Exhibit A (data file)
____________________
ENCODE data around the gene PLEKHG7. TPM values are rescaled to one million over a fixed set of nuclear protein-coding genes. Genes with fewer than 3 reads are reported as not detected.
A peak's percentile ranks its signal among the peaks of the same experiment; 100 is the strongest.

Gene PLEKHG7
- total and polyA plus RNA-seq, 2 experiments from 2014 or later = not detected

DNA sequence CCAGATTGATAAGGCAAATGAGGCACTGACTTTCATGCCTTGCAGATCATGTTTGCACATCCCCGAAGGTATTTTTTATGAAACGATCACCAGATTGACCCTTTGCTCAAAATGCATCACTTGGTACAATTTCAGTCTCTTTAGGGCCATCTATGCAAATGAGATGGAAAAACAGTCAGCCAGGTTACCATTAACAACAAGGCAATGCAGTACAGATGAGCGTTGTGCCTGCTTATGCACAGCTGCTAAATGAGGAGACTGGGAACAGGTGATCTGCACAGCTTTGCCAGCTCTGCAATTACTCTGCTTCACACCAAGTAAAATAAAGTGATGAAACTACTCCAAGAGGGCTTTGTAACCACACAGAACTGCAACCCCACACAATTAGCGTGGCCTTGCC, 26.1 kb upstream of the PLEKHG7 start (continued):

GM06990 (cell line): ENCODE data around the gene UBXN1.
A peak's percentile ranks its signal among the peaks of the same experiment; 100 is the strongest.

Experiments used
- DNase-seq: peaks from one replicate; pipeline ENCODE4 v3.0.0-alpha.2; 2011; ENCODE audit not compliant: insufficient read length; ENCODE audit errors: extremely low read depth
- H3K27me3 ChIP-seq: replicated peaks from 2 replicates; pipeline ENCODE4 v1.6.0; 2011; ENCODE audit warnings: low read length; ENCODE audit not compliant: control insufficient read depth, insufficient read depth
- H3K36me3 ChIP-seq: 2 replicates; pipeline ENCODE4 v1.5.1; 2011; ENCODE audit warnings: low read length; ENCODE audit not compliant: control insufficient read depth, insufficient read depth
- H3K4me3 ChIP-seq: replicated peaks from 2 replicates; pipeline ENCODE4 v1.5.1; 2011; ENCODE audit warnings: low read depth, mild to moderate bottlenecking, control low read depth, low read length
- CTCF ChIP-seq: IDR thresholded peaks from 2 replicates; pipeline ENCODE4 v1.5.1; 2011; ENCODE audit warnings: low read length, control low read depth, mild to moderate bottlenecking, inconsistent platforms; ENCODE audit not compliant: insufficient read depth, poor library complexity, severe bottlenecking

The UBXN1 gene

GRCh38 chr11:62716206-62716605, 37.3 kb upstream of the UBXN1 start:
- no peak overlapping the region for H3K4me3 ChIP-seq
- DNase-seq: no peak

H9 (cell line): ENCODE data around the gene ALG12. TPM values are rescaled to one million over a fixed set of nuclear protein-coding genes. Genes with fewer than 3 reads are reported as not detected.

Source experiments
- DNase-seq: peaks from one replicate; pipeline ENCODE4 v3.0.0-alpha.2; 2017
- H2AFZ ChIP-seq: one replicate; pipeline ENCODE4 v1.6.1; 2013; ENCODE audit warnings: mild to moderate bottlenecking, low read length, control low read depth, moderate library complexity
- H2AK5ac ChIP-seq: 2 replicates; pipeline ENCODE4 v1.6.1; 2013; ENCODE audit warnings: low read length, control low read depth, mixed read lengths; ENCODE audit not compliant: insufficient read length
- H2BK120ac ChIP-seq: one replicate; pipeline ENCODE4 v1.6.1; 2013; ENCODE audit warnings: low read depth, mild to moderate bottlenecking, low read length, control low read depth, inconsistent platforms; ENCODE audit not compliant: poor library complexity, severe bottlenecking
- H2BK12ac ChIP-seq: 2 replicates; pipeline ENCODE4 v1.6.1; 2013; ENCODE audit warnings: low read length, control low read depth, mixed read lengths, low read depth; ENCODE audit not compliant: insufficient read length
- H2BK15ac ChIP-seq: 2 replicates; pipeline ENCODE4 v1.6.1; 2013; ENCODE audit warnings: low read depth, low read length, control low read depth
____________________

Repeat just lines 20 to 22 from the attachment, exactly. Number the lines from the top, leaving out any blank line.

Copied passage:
- DNase-seq: peaks from one replicate; pipeline ENCODE4 v3.0.0-alpha.2; 2017
- H2AFZ ChIP-seq: one replicate; pipeline ENCODE4 v1.6.1; 2013; ENCODE audit warnings: mild to moderate bottlenecking, low read length, control low read depth, moderate library complexity
- H2AK5ac ChIP-seq: 2 replicates; pipeline ENCODE4 v1.6.1; 2013; ENCODE audit warnings: low read length, control low read depth, mixed read lengths; ENCODE audit not compliant: insufficient read length